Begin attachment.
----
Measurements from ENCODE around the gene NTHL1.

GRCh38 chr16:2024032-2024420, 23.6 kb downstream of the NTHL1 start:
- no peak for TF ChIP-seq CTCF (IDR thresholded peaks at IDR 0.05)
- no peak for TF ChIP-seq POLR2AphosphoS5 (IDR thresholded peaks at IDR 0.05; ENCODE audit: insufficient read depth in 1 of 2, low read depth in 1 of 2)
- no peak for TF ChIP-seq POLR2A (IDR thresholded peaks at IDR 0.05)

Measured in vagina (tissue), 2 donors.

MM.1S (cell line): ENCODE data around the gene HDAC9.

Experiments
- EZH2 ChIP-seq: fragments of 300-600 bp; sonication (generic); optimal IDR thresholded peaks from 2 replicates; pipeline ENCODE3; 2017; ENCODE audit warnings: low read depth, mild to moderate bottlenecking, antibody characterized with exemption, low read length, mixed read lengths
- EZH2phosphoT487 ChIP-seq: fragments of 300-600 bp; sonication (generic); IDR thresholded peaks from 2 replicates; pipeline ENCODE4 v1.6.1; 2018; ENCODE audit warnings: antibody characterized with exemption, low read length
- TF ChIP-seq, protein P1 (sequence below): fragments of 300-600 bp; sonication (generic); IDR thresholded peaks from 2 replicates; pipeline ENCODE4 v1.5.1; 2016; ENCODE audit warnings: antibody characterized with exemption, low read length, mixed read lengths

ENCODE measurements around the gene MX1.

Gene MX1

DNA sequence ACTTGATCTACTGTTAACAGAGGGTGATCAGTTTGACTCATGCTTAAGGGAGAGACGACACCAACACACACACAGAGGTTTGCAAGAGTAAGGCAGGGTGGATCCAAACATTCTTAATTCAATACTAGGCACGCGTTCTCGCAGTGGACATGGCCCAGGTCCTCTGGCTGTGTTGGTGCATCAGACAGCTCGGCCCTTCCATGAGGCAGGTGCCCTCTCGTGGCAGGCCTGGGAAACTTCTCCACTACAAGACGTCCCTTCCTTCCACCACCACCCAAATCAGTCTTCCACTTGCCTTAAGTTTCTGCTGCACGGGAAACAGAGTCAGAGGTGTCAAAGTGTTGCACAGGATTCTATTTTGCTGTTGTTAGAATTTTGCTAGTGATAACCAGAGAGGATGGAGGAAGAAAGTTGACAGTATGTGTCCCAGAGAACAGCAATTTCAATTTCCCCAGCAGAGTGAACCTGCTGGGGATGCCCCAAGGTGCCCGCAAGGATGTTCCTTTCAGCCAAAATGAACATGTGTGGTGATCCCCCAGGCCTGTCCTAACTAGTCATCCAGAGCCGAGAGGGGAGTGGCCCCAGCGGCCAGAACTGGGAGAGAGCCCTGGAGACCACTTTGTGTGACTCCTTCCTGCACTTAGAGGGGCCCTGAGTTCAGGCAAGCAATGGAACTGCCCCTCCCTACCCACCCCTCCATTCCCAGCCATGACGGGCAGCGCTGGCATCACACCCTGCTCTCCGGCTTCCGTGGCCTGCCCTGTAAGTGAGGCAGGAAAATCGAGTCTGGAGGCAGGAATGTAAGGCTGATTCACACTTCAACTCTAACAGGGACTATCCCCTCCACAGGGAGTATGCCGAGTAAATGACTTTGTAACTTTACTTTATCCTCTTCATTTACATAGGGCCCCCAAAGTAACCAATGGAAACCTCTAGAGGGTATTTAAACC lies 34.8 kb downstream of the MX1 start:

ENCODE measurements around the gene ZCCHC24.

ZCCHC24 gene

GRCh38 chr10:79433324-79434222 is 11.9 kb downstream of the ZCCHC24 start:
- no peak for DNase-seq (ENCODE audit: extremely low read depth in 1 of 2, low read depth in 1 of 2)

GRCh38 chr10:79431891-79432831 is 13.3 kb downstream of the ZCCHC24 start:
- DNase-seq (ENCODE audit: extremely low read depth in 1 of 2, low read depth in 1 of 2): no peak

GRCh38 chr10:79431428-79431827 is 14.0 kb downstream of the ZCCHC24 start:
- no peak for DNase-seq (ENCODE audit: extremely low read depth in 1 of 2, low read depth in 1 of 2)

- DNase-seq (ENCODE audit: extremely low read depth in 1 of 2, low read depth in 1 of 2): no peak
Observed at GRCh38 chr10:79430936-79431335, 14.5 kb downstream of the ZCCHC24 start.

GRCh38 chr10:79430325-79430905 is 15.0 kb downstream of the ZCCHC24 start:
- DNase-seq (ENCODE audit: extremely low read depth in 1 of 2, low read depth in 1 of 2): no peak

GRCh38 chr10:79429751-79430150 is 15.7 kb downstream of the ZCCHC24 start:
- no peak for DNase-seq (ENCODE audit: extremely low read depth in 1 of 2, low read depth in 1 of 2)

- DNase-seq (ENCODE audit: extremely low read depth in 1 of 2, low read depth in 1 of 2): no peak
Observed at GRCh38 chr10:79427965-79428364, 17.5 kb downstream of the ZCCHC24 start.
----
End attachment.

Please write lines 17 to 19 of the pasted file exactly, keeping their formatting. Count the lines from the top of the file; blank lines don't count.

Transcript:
GRCh38 chr10:79433324-79434222 is 11.9 kb downstream of the ZCCHC24 start:
- no peak for DNase-seq (ENCODE audit: extremely low read depth in 1 of 2, low read depth in 1 of 2)

GRCh38 chr10:79431891-79432831 is 13.3 kb downstream of the ZCCHC24 start: